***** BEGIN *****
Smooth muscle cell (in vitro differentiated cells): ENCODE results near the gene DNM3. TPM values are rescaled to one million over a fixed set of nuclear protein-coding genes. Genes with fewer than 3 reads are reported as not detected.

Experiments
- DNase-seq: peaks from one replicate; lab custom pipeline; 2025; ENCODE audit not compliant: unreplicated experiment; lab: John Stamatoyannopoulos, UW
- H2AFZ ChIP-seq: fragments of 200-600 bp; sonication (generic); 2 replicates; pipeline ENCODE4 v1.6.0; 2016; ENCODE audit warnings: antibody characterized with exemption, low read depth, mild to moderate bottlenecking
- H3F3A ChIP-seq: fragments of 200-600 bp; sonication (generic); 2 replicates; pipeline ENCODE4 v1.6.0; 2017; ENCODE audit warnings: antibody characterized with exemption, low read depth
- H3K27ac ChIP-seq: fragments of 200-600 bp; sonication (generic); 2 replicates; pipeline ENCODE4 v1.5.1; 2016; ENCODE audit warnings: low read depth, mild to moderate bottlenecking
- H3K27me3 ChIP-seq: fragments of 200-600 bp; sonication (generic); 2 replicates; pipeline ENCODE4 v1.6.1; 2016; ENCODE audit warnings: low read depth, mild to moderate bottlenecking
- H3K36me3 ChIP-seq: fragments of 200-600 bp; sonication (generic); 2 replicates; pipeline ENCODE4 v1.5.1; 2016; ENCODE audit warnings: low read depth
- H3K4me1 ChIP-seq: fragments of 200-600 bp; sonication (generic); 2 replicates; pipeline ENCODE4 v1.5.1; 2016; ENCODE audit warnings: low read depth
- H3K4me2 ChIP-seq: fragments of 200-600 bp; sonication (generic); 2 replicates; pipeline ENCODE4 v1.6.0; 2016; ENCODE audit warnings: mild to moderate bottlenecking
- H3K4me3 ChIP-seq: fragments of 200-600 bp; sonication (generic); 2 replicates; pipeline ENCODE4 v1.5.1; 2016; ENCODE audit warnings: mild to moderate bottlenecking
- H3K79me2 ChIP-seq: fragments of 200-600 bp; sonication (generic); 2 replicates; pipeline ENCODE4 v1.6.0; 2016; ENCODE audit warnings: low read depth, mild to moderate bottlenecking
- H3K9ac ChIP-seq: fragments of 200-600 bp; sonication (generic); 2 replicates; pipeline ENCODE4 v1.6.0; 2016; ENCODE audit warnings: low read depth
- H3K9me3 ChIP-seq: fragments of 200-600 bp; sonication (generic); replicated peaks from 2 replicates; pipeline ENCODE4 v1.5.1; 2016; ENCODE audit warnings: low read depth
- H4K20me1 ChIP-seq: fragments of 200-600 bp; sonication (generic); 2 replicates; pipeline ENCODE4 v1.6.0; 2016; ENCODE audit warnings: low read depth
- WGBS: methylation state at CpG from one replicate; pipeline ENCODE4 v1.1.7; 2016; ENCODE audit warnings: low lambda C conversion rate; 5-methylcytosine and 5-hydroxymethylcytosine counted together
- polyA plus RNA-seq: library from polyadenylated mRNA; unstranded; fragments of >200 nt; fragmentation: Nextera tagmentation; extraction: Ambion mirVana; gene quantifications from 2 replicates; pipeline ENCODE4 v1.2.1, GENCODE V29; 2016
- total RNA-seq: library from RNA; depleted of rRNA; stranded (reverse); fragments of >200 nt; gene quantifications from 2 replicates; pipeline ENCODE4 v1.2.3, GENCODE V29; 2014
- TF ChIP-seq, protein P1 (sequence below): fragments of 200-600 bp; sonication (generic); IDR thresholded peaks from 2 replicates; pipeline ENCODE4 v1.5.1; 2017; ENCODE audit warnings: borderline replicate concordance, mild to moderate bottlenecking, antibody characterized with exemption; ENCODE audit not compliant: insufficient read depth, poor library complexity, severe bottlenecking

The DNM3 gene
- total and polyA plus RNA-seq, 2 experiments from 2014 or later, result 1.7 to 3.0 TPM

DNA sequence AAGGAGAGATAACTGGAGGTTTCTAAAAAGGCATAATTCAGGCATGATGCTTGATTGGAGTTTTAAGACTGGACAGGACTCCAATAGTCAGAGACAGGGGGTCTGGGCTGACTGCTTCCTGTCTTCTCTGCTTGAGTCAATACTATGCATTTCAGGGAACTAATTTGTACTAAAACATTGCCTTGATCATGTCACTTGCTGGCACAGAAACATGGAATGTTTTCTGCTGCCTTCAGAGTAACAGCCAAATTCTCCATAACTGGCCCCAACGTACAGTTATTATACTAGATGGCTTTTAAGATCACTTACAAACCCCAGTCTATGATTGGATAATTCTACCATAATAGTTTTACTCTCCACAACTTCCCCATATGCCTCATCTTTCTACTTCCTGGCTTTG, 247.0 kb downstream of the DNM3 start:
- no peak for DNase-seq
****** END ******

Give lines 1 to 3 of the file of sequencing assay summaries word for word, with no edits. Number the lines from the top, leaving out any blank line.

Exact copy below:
Smooth muscle cell (in vitro differentiated cells): ENCODE results near the gene DNM3. TPM values are rescaled to one million over a fixed set of nuclear protein-coding genes. Genes with fewer than 3 reads are reported as not detected.

Experiments
- DNase-seq: peaks from one replicate; lab custom pipeline; 2025; ENCODE audit not compliant: unreplicated experiment; lab: John Stamatoyannopoulos, UW